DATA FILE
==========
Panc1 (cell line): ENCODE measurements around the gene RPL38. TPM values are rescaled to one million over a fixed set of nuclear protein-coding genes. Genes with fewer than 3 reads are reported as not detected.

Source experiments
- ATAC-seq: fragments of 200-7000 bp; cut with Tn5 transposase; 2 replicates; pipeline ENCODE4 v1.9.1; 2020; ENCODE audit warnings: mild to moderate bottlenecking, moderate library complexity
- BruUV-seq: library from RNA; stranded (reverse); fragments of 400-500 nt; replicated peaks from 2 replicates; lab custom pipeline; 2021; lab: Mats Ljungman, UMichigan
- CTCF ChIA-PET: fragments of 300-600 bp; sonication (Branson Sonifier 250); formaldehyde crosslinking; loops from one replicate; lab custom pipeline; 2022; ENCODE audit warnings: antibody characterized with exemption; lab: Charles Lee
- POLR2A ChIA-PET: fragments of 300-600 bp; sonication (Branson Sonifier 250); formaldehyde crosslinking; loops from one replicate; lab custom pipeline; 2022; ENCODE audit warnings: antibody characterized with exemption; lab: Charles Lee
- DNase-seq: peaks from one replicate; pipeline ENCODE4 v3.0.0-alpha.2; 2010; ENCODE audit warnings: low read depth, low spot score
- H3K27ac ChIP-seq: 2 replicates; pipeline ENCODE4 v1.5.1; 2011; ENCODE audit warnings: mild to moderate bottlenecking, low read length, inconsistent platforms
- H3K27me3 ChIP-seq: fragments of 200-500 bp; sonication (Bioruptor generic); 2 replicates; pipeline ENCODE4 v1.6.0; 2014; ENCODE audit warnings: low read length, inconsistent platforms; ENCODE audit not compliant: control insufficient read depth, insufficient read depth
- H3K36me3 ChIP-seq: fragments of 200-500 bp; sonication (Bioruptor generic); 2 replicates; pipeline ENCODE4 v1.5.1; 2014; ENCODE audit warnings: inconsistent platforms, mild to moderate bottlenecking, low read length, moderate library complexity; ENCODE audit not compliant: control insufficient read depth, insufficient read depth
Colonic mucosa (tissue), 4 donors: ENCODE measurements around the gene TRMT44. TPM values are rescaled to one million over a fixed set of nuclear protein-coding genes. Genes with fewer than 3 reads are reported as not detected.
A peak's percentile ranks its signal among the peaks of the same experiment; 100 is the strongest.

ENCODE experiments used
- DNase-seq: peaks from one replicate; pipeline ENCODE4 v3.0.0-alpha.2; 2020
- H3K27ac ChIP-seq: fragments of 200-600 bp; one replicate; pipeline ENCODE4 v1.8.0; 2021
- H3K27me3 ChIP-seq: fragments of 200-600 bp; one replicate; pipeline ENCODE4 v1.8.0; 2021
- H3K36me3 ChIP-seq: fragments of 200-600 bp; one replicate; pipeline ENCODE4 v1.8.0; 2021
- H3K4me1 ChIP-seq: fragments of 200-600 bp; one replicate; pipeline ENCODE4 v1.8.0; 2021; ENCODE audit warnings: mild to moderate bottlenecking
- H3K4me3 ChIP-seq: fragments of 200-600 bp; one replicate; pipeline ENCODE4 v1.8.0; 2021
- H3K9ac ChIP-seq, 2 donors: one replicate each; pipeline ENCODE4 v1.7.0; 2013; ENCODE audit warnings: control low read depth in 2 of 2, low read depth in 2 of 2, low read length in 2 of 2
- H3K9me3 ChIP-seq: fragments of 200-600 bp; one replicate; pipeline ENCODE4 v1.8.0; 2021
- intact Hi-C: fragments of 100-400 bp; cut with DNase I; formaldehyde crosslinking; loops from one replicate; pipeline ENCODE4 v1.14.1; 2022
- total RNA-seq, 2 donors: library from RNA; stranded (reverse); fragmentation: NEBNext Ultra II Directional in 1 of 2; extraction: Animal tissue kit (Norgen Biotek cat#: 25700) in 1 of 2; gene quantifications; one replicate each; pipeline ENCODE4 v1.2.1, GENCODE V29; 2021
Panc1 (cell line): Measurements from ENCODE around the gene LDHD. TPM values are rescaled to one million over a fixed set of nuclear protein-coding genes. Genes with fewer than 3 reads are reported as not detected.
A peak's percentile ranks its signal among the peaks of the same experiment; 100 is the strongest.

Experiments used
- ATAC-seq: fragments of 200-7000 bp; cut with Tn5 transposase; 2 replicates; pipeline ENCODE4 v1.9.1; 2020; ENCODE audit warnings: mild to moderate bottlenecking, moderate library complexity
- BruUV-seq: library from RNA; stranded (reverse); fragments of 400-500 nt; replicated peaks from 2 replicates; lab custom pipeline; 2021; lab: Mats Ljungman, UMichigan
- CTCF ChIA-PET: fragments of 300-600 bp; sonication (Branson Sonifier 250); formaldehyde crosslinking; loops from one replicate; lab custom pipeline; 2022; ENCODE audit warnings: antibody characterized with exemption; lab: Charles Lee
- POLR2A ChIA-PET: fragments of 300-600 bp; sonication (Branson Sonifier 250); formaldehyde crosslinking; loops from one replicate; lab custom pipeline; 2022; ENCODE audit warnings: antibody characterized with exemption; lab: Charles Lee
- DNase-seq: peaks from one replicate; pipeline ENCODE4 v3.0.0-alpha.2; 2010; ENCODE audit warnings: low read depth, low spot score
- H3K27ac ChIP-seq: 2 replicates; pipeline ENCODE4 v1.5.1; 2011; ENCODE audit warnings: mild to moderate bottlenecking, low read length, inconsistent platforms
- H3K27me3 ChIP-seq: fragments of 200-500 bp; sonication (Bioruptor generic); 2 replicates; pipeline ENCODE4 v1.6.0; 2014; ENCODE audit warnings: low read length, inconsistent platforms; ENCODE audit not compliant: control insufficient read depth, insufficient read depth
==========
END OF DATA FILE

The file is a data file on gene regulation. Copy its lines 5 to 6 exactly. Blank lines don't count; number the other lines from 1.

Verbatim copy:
- CTCF ChIA-PET: fragments of 300-600 bp; sonication (Branson Sonifier 250); formaldehyde crosslinking; loops from one replicate; lab custom pipeline; 2022; ENCODE audit warnings: antibody characterized with exemption; lab: Charles Lee
- POLR2A ChIA-PET: fragments of 300-600 bp; sonication (Branson Sonifier 250); formaldehyde crosslinking; loops from one replicate; lab custom pipeline; 2022; ENCODE audit warnings: antibody characterized with exemption; lab: Charles Lee